The Science Journal of the American Association for Respiratory Care

2005 OPEN FORUM Abstracts

THE EFFECTS OF AIRWAY CLEARANCE TREATMENTS (ACTs) WITH EXERCISE TRAINING ON SPUTUM EXPECTORATION, FORCED EXPIRATORY VOLUME IN ONE SECOND (FEV1), AND PEAK EXPIRATORY FLOW (PEF) ON CHRONIC OBSTRUCTIVE PULMONARY DISEASE (COPD) PATIENTS ENROLLED IN A PULMONARY REHABILITATION (PR) PROGRAM.

Michele L. McCarroll, PhD *‡; Timoth E. Kirby, PhD *; Phil D. Hoberty, RRT EdD †; Janet Buckworth, PhD*; & David M. Berzon, MD‡. *The Ohio State University Department of Exercise Science, The Ohio State University Department of Respiratory Therapy†, and ‡The Cleveland Clinic Health System Eastern Region Department of Cardiopulmonary Rehabilitation



BACKGROUND: Since chronic obstructive pulmonary disease (COPD) is often complicated by excess airway mucus, providing airway clearance treatments (ACTs) for patients during pulmonary rehabilitation (PR) may substantially improve their prognosis. The role of exercise to enhance airway clearing of sputum in the COPD population has not been sufficiently investigated for practitioners to implement in a daily bronchial hygiene plan.

OBJECTIVE: Apply bronchial hygiene models investigated in cystic fibrosis population and administer ACTs before and after exercise training on COPD patients participating in PR.

METHODS: Thirty-five patients with COPD from three PR centers were randomly assigned to either: 1) usual care group, (PR - Exercise Training), n=12, 2) usual care plus high-frequency chest wall oscillation (HFCWO, The Vest™) n=11, or 3) usual care plus vibratory positive expiratory pressure (VPEP, The Acapella®), n=12. Airway clearance therapy (HFCWO or VPEP) was performed before & after exercise for PR patients assigned to those treatment arms. Assessments of sputum production were collected before exercise, during exercise training, and after exercise. The secretions were weighed wet at each interval, then dried, and weighed again. Forced Expiratory Volume in one second (FEV1) and Peak Expiratory Flow (PEF) were measured at baseline and completion of PR.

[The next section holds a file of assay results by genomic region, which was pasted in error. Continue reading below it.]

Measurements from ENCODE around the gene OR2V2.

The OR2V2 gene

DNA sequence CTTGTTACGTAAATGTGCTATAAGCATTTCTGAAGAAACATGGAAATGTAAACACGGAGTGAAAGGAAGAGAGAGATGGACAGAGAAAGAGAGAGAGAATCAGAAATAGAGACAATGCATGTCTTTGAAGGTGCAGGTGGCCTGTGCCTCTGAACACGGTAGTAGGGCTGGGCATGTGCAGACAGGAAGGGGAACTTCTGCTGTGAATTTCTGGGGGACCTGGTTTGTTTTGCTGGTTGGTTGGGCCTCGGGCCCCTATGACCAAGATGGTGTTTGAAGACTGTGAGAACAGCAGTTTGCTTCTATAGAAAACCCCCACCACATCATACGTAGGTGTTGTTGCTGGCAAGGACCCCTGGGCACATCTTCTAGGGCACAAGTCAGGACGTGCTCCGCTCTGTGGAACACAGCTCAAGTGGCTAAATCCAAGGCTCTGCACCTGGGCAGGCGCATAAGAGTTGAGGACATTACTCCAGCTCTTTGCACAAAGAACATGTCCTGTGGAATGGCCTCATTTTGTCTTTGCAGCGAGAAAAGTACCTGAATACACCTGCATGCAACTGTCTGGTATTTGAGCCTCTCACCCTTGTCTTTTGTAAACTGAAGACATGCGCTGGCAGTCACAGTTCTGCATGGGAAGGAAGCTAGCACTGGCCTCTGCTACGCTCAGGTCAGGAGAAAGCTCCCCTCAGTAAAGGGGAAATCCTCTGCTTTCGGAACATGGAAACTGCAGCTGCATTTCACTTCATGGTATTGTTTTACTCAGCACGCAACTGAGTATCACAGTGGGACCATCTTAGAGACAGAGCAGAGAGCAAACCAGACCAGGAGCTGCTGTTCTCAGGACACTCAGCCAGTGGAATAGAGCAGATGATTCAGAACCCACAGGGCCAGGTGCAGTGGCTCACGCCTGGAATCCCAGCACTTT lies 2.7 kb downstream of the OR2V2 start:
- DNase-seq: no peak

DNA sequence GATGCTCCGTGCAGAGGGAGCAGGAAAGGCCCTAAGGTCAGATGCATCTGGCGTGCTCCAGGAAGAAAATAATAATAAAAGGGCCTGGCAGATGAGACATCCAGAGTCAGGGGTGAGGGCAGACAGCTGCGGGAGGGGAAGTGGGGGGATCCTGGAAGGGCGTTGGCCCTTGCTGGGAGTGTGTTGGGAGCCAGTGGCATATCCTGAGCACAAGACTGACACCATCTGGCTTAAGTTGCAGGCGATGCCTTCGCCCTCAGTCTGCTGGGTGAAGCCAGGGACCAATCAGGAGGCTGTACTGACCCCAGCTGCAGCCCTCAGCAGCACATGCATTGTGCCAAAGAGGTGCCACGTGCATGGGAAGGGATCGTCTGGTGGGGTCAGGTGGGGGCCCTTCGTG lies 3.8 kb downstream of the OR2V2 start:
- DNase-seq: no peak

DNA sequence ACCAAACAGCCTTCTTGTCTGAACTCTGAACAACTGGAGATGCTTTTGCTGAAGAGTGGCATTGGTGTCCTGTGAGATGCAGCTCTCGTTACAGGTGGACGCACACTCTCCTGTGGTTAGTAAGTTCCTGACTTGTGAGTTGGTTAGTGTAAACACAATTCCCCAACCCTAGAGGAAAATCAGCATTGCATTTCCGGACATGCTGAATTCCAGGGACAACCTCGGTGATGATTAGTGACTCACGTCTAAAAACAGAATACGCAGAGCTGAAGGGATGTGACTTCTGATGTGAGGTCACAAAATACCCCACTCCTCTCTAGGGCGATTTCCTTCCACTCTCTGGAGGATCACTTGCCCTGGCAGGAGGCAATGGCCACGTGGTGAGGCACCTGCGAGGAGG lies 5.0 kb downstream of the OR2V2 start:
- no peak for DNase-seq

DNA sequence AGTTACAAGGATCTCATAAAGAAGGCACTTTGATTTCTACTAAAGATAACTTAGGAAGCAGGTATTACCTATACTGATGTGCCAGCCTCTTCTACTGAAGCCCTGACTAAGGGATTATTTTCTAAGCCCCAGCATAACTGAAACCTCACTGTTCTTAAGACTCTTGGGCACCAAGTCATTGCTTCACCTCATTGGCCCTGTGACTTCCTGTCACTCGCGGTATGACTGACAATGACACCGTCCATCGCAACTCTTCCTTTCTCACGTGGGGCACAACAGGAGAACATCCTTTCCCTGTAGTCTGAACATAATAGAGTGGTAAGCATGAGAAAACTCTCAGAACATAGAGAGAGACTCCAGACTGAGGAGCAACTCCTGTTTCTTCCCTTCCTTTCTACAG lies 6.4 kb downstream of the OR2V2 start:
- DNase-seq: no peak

RESULTS: Thirty-five patients were studied. The mean wet sputum weights at each time interval between treatment arms were not significant (p> 0.05). The mean FEV1 and PEF were not significant between the three groups (p> 0.05). However, the training effect for the entire group was significant (p< 0.05) for FEV1, PEF, and total wet sputum (table).

CONCLUSIONS: Sputum expectoration did not differ significantly between groups of exercise, VPEP + exercise, and HFCWO + exercise. The entire group significantly improved lung function in the entire group, although no additional effects were noted by adding ACTs. According to these results, exercise should be emphasized as an inexpensive ACT for improving lung function and sputum clearance. On the same note, exercise should be further encouraged among practitioners as a means of disease management and airway clearing for improved lung function.

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